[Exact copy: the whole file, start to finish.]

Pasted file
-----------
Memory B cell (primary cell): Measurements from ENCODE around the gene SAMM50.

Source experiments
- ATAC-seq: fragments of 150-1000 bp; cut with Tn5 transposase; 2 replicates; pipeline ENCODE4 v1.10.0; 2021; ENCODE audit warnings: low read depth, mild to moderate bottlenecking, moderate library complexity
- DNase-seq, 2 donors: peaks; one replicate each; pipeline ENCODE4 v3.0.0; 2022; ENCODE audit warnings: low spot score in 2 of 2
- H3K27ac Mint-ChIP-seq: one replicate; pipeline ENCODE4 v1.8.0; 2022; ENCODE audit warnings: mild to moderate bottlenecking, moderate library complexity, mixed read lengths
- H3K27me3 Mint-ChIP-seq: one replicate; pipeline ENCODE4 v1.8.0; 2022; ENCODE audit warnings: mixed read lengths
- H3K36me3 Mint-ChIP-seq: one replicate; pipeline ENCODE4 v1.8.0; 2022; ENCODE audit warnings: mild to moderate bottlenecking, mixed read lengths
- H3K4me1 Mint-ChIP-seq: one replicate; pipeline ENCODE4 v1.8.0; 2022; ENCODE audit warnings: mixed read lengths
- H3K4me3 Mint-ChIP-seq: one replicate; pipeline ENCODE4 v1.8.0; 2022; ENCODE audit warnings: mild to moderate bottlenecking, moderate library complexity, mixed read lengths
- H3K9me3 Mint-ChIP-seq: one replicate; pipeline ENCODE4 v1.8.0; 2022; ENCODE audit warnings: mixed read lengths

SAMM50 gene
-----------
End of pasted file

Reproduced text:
Memory B cell (primary cell): Measurements from ENCODE around the gene SAMM50.

Source experiments
- ATAC-seq: fragments of 150-1000 bp; cut with Tn5 transposase; 2 replicates; pipeline ENCODE4 v1.10.0; 2021; ENCODE audit warnings: low read depth, mild to moderate bottlenecking, moderate library complexity
- DNase-seq, 2 donors: peaks; one replicate each; pipeline ENCODE4 v3.0.0; 2022; ENCODE audit warnings: low spot score in 2 of 2
- H3K27ac Mint-ChIP-seq: one replicate; pipeline ENCODE4 v1.8.0; 2022; ENCODE audit warnings: mild to moderate bottlenecking, moderate library complexity, mixed read lengths
- H3K27me3 Mint-ChIP-seq: one replicate; pipeline ENCODE4 v1.8.0; 2022; ENCODE audit warnings: mixed read lengths
- H3K36me3 Mint-ChIP-seq: one replicate; pipeline ENCODE4 v1.8.0; 2022; ENCODE audit warnings: mild to moderate bottlenecking, mixed read lengths
- H3K4me1 Mint-ChIP-seq: one replicate; pipeline ENCODE4 v1.8.0; 2022; ENCODE audit warnings: mixed read lengths
- H3K4me3 Mint-ChIP-seq: one replicate; pipeline ENCODE4 v1.8.0; 2022; ENCODE audit warnings: mild to moderate bottlenecking, moderate library complexity, mixed read lengths
- H3K9me3 Mint-ChIP-seq: one replicate; pipeline ENCODE4 v1.8.0; 2022; ENCODE audit warnings: mixed read lengths

SAMM50 gene